NOD-SCID Experiments. Seven 9-week-old NOD-SCID mice received a sublethal dose of whole-body irradiation (350 cGy). Within 24 h of irradiation, CB CD34+ cells were transfected with miR 221 or 222 oligonucleotides (see above), incubated overnight in presence of KL (1 ng/ml), and injected in the tail vein in a volume of 200 μl (5 × 104 cells per mouse), together with γ-irradiated (2,000 cGy) CB CD34-accessory cells (1 × 106 cells per mouse). Mice were killed 6 weeks after transplantation, and bone marrow cells were harvested and analyzed for human hematopoietic cell engraftment by standard procedures. Please see Supporting Methods for further details.

Results

miR 221, 222, and kit Expression in Unilineage E Culture. To investigate miR expression in E differentiation and maturation, we analyzed their level at discrete sequential stages of E culture of CB CD34+ HPCs (Fig. 1 A Top and Bottom). In some experiments, the culture was supplemented with KL (Fig. 1 A Middle and Bottom).

Fig. 1.
Expression of miR 221 and 222 and kit in unilineage E±KL culture. (A Top) Growth curve and KL release in HPC E culture. Shown are mean values from seven independent experiments. (A Middle) Growth curve of HPC E culture supplemented with KL. Shown ...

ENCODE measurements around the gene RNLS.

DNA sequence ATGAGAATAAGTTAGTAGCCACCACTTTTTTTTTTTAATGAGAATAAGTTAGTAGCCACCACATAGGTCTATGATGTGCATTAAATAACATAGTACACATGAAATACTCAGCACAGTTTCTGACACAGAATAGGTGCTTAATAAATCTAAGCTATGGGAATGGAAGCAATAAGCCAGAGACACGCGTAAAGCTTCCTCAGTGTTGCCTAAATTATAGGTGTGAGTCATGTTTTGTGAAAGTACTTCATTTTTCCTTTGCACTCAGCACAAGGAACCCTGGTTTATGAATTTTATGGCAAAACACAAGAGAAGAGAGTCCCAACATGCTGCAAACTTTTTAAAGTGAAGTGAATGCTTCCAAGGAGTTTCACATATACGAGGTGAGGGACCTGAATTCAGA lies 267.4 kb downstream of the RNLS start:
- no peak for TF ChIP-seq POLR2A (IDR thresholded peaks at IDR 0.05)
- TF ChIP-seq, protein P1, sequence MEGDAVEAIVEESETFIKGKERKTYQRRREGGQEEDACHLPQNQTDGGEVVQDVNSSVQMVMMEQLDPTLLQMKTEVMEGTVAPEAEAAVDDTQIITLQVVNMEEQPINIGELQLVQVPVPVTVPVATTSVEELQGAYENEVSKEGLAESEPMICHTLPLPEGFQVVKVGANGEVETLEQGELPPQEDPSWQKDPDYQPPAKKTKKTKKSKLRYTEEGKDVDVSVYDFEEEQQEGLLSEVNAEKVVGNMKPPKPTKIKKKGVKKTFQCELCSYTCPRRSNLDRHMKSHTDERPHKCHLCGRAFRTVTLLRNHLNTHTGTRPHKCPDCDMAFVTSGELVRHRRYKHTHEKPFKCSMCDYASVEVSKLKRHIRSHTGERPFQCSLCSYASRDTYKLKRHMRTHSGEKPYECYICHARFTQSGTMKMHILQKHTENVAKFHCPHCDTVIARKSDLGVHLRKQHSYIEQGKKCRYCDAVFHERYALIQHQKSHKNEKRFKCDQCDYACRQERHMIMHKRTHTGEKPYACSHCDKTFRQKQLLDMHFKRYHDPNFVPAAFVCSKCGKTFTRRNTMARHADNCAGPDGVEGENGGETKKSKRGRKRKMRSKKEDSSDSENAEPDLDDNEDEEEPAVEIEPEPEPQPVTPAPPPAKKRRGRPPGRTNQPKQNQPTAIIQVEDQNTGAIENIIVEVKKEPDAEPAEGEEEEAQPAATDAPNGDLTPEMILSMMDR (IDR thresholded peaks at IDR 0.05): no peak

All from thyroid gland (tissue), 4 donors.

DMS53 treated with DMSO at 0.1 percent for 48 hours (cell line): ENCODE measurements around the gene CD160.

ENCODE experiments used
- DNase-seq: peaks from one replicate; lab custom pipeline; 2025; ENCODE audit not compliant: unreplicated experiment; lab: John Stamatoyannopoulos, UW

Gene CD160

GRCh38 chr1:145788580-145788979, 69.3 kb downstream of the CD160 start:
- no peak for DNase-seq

miR 221 and 222 level is down-modulated in E culture. The analysis was performed by using a microarray chip containing as probes gene-specific 40-mer oligonucleotides, generated from 161 human and 84 mouse precursors miRs (11). The expression profile revealed that miR 221 and 222 are abundant in HPCs, but their level gradually and markedly declines during E differentiation-maturation (Fig. 1B Upper). Northern blot analysis confirmed the microarray data (Fig. 1B Lower).